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Old 11-29-2006, 03:17 AM
Zeus80-1 Zeus80-1 is offline
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Join Date: Nov 2006
Posts: 1
Default Too Nice - and Thanks!!

Thanks for making this Nice Machine.

Your journey to make this kit, in order to have a kit, reminds me of my own journey, to have a good working microcomputer ready to go. I believe this journey has been experienced by many people in the quest for new artifacts over the generations.

Anyway, here is what I did.

I read the PE issue featuring the Altair while working for MAI/Basic Four (MAI used Microdata 1600 CPU and proprietary Business Basic). I then began some research into the 8080 and 6502 by purchasing the manufacturer manuals and followed this up by reading Byte and Doctor Dobs Journal (DDJ). By 1978 I could see the demise of the minicomputer sector after I did the simple Moore's Law calculation for microcomputer progress. Rather than buy an Altair I purchased a KIM-1 to learn more (cost $149.00, 6502 based) . I bought a used Creed baudot device for hard copy and built my own copy of an ADM3A on three perf boards. By now I saw CP/M as the target OS so I bought a low end S-100 CPU and some RAM cards plus a 6 slot backplane. I designed and built a 2708 ROM burner for the Kim-1, wrote an 8080 I/O monitor which worked like the KIM's, burned it and brought up my 8080 by lashing on a perf board based ROM socket to the CPU board. I next made my own version of the Processor Technology (PT) VDM-1 video card and CUTS 300/1200 baud cassette tape controller (CUTS = Computer User Tape System by PT). I next purchased some PT software such as 5K Basic, CUTS and TREK80 on cassette. I loaded CUTS with a small manually entered hex routine, then loaded TREK80. It was almost magic, mainly because I had in past years made an MAI/Basic4 computer from scrap boards at work. The CPU alone needed a 70 lb linear power supply and a 19" rack which made the unit weight around 150 lbs, so this tiny microcomputer system was just amazing.

I had done more in-depth research, thanks mainly to articles by DDJ contributers, and realized the 2Mhz 8080 was close to the MAI system in overall performance. With the 4Mhz Z80 on the horizon I deceided to clean up my home brew S-100 system and find a small firm to start building it. Within six months I had located a firm to build the system. They hired me and for the next four years I continued to develop the system to meet a wide range of pedestrian and off-beat applications.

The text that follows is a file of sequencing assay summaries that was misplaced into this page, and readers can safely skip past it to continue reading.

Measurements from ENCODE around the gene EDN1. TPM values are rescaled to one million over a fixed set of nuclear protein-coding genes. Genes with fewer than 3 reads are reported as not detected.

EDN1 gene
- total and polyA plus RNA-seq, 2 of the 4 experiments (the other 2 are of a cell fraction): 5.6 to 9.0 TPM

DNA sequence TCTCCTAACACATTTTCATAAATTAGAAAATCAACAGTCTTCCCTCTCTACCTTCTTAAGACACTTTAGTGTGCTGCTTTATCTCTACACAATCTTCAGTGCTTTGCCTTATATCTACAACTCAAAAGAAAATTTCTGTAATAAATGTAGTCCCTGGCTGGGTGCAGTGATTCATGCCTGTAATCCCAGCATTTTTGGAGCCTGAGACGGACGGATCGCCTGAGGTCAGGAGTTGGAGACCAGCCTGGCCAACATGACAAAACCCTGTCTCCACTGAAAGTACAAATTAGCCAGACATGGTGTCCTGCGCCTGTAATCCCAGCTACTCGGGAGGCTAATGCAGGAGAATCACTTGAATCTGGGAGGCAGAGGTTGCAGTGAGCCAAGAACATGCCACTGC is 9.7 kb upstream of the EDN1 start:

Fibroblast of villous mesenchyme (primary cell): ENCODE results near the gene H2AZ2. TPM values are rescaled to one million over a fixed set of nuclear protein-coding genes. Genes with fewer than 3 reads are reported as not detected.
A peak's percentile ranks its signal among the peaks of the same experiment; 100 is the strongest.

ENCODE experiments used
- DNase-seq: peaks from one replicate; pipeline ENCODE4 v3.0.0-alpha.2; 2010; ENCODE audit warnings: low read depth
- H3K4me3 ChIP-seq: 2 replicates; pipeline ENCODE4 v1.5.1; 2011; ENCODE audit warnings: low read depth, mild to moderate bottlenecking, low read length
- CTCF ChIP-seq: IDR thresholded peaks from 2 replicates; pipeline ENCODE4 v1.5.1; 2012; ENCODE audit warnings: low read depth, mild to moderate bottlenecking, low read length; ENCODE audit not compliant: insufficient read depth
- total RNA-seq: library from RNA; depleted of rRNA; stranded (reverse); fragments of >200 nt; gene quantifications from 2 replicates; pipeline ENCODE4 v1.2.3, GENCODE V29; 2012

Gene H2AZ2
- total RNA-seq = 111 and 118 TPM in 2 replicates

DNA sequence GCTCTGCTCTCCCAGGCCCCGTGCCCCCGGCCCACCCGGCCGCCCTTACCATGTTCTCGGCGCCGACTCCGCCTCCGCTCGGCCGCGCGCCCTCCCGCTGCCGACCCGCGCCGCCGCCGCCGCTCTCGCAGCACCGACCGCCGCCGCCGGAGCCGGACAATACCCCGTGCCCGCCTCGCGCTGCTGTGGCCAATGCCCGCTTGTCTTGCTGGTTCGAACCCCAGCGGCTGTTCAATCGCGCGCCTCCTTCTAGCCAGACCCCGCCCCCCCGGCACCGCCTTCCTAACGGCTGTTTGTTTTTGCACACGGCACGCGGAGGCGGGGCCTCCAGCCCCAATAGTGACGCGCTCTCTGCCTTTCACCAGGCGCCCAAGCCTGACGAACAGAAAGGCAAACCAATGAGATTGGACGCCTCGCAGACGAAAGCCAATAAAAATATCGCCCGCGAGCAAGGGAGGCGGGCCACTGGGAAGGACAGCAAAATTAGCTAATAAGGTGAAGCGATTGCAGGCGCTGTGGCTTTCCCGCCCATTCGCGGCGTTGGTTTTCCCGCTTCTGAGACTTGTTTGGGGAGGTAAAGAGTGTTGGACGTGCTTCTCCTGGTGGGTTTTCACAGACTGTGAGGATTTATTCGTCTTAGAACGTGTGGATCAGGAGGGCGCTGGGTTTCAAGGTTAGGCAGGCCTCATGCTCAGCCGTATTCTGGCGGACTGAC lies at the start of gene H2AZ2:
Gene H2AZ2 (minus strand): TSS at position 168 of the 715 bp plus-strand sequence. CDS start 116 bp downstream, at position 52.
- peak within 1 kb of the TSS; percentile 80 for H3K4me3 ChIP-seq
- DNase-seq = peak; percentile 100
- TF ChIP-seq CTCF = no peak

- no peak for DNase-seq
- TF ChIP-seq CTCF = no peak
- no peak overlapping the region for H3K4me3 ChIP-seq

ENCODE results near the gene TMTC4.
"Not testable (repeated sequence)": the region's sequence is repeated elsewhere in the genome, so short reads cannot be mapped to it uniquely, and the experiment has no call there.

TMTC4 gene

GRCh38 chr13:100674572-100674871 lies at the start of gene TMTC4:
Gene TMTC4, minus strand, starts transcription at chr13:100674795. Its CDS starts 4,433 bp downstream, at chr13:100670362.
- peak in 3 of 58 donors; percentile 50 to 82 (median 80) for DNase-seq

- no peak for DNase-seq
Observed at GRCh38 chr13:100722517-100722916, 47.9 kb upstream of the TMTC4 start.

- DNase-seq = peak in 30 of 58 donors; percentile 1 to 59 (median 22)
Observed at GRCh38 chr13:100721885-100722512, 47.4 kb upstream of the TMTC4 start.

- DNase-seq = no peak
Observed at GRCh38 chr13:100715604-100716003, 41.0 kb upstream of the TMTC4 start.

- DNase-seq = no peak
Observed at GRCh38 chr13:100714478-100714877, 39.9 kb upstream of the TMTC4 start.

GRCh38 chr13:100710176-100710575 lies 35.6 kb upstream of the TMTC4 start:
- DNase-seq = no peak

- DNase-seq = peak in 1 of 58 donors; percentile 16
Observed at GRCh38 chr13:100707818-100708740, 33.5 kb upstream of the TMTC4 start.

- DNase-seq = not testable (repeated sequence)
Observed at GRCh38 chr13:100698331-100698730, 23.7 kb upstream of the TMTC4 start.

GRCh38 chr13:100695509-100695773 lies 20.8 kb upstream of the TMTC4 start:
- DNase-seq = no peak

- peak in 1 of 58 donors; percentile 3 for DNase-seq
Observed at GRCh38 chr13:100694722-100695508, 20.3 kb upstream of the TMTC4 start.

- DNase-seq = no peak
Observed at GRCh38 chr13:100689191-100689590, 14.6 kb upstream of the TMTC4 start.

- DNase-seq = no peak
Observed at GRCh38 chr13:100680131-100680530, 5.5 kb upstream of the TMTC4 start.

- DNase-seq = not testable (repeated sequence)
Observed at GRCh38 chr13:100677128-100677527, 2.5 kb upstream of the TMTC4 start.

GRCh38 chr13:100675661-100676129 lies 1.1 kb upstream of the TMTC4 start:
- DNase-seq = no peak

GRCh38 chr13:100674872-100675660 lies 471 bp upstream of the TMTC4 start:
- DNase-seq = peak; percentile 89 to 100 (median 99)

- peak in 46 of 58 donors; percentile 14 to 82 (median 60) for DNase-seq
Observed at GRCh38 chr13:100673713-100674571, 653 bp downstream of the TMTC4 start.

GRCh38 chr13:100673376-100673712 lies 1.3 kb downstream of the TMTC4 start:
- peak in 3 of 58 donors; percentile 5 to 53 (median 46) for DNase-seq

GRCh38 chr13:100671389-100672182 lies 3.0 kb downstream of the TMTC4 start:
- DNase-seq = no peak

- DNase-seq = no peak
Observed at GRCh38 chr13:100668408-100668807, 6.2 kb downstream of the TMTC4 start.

I could see the future of the microcomputer as being all-pervasive and really, all-powerful. The advent of shrink-wrapped software was the greatest breakthrough however, as it provided really cheap solutions and good alternatives to the super-high cost mainframe and minicomputer applications. Bill Gates was in the right business - it is the business of virtualizing reality as software can be fashined to put so many physical human tasks onto a computer screen, or hidden inside of nearly every other artifact we want to improve.

The Altair made that future palitable for everyone who read the January 1975 issue of Popular Electronics.
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Old 12-01-2006, 11:35 PM
Grant Stockly Grant Stockly is offline
Join Date: Jan 2005
Posts: 447

Are you Bruce Jones? I did a search for Zeus80 and came up with a page about the SDS VDB-8024 VGA modifications.

Did you make an entire computer or just Z-80 processor cards? Your story is very impressive! Its really hard to prototype boards for weels on end just to have a computer. The current generation that I am a part of can't sit still that long. Of course, for a lot of people in the early to mid 70s, if you didn't make it - you didn't have it.

Thanks for the post!

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